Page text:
Non-PV triggers seem to play a minor role in patients with paroxysmal atrial fibrillation. A study by Wang et al.49 has shown similar results in patients who underwent PVI compared to patients who underwent PVI and additional isolation of the vena cava superior. In a study by Gavin et al.52, additional ablation in the coronary sinus did not lead to a higher rate of sinus rhythm compared to PVI alone. In contrast, patients with AV nodal reentrant tachycardia (AVNRT) and AF have benefited from ablation of AVNRT without PVI, resulting in stable sinus rhythm in 12/13 patients.53
It is still not clear if reconnection of PVs is the only cause of arrhythmia recurrence. Until now, only two small studies are available which address this question. Willems et al.54 have performed robotic PVI in 64 patients with paroxysmal AF. After 3 months, 63% underwent repeat procedure regardless of arrhythmia recurrence. In this investigation, 43% of initially successfully isolated PVs showed reconnection. In patients who had no arrhythmia recurrence compared to patients with arrhythmia recurrence the number of reconnected PVs was significantly lower with 1 versus 2 PVs (p = 0.006); furthermore these patients showed a longer left atrial (LA)- PV conduction delay. In patients with still complete isolation of all PVs after 3 months, no symptoms or documentation of arrhythmia recurrence were noted. In a study by Ouyang et al.55 7 patients without arrhythmia recurrence underwent a repeat procedure; in these patients all PVs showed isolation compared to patients with arrhythmia recurrence. These results underline the importance of permanent PV isolation.
However, permanent PVI seems difficult to achieve. Yamane et al.56 have studied 65 patients with paroxysmal AF who underwent PVI by double lasso technique. 30, 60 and 90 minutes after initially successful PVI (293 PVs), 20mg of adenosine and 4-8μg isopreterenol have been applied. If reconnection occurred, repeat PVI was performed and tested again with adenosine and isopreterenol. After 30 minutes, 75 gaps in 53 PVs showed reconnection in 37 patients. After 60 minutes, 64 gaps where still detectable; of these, 54 were new gaps. After 90 minutes, 8 gaps were still inducible. After this extensive PVI and 1 year of follow-up, 92% of patients were in stable sinus rhythm off antiarrhythmic drugs.
In the last year, attempts to render PV isolation more durable were made by measuring the contact force of the ablation catheter tip to the tissue online during ablation. While no reliable data exist on clinical effects of this new technique on follow-up results, the bench-testing and first in- human acute ablation results concerning depth and volume of the ablation lesions are encouraging.57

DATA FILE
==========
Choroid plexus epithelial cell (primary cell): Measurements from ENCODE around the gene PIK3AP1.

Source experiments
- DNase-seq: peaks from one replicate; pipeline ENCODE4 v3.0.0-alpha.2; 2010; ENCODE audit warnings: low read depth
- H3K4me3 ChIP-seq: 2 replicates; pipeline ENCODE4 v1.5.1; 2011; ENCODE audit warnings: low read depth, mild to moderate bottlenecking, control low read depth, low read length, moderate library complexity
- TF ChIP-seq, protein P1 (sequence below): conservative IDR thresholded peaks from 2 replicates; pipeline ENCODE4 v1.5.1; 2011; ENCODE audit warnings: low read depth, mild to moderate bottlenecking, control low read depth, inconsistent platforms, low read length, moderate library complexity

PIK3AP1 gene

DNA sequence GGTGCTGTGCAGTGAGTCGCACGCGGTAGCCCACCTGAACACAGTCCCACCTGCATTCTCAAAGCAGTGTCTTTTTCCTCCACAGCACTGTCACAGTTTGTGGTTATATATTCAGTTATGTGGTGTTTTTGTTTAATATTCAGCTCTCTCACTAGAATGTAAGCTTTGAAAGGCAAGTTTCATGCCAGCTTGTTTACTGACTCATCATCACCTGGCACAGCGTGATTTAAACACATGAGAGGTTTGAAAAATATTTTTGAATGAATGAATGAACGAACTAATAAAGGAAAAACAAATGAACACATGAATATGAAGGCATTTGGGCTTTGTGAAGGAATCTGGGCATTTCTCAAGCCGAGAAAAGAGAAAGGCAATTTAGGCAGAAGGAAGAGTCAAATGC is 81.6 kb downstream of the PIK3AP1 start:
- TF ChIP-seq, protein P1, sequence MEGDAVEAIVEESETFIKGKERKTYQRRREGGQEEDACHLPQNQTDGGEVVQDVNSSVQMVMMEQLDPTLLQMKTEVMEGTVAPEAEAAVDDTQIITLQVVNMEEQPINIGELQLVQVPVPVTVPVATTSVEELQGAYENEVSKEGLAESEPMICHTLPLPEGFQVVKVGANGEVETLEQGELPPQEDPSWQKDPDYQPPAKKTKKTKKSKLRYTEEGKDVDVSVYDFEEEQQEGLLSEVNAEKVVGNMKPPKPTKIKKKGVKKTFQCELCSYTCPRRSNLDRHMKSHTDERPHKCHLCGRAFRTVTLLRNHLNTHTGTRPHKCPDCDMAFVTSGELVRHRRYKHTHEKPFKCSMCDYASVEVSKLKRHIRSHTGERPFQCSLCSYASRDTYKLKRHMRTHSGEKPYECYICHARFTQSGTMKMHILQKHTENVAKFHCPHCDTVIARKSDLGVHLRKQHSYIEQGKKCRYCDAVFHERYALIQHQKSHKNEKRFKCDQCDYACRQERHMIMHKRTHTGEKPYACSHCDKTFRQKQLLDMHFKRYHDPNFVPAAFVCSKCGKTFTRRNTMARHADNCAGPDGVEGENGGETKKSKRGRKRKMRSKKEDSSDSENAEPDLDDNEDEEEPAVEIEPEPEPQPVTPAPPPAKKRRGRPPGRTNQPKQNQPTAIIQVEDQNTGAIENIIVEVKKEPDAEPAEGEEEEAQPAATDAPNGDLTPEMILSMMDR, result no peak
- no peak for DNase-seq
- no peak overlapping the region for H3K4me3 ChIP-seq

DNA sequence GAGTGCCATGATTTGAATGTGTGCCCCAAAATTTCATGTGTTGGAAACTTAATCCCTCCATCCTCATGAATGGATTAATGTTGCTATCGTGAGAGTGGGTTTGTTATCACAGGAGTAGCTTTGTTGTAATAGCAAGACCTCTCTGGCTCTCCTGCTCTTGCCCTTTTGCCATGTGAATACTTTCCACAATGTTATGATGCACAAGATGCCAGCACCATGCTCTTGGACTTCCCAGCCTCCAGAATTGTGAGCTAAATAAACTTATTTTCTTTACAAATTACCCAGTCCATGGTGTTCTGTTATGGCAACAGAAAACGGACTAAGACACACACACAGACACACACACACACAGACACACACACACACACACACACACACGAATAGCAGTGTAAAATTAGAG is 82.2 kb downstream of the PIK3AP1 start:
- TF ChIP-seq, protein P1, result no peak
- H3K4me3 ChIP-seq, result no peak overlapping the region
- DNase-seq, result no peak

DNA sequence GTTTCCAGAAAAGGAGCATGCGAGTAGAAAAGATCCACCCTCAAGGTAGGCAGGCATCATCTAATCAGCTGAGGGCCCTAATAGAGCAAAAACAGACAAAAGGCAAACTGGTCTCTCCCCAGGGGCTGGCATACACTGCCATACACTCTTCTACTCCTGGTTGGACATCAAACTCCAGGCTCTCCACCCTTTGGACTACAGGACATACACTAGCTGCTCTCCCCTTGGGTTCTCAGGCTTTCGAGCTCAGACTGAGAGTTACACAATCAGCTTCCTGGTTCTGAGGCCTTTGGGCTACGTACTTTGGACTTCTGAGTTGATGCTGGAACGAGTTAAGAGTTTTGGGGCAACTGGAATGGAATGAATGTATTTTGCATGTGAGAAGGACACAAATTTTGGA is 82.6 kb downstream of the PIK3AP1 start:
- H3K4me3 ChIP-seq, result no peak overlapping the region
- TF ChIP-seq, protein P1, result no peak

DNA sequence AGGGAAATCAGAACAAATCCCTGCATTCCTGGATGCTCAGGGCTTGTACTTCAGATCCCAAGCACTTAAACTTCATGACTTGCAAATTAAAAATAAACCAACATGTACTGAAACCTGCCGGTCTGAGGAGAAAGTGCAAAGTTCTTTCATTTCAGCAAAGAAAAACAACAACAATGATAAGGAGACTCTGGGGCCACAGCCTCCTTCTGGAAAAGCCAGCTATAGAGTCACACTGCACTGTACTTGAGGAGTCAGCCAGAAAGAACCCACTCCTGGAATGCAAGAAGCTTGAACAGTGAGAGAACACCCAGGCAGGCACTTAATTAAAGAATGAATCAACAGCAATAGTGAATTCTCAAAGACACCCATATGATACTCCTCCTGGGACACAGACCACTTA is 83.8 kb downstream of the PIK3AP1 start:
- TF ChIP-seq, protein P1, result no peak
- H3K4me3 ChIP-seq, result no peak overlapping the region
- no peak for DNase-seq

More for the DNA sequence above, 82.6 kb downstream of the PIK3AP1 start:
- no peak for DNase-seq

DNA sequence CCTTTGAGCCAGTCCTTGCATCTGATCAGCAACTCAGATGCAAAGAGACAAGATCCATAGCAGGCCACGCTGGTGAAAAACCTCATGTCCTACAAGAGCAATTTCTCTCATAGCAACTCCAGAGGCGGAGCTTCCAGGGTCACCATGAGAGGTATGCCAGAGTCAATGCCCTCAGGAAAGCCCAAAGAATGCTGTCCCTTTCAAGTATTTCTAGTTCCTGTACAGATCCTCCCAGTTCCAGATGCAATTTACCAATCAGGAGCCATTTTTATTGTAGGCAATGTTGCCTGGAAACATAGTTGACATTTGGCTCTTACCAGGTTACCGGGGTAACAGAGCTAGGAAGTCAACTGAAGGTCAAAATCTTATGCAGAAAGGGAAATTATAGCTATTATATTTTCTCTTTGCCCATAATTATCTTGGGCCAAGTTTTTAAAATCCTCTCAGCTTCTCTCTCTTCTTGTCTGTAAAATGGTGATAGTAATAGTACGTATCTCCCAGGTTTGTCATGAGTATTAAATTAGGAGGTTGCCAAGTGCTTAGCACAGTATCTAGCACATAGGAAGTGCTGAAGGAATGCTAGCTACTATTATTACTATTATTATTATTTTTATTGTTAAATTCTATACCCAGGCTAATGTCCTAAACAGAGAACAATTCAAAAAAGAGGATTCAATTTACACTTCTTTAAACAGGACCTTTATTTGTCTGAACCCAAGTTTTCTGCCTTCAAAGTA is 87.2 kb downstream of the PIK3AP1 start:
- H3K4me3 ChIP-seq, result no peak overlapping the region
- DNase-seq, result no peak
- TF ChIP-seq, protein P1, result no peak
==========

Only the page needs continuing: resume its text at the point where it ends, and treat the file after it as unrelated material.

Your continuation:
Persistent atrial fibrillation: the substrate has to be modified sufficiently
Up to now, little is known about the mechanism of arrhythmia recurrence in patients with persistent AF. Since abnormal atrial substrate causes AF persistence, ablation approaches with substrate modification like CFAE-ablation or additional left atrial lines are required for the first ablation.13 If recurrence is observed, the type of recurrent arrhythmia might indicate the cause of arrhythmia recurrence:
If AF is no longer persistent after one ablation but occurs only paroxysmal, PV reconnection might be the driver for AF recurrence.
If persistent AF reoccurs, the modification of the underlying substrate during the first procedure was probably insufficient. This might be due to incomplete lines or to residual CFAE.
If the type of recurrence is regular atrial tachycardia (AT), it might indicate a profound ablation tion induced AF substrate modification: after this substrate modification, previously veiled AT, concealed during ongoing AF, become apparent.
In a recent study by Ammar et al.57 the arrhythmia recurrence type after the initial ablation predicted the outcome after repeat ablation: with persistent AF, success after repeat ablation was 28%; with AT, success after repeat ablation was significantly higher with 59%; and finally, with paroxysmal AF, 100% success rate after repeat ablation procedure was achieved.
In patients with paroxysmal and persistent AF good to excellent rates of stable sinus rhythm are reached using one or multiple catheter ablation procedures. Arrhythmia recurrences leading to repeat ablation procedures seem to be caused mainly by reconnection of formerly isolated pulmonary veins in patients with paroxysmal AF and non-controlled substrate in patients with persistent AF. A third problem might be the development of new triggers or substrate in long-term follow-up.
Promising techniques like contact force measurements to achieve better permanent PV isolation are in development. For persistent AF, termination of AF to sinus rhythm during the first ablation procedure seems to be a first measure to assess sufficient extent of substrate modification.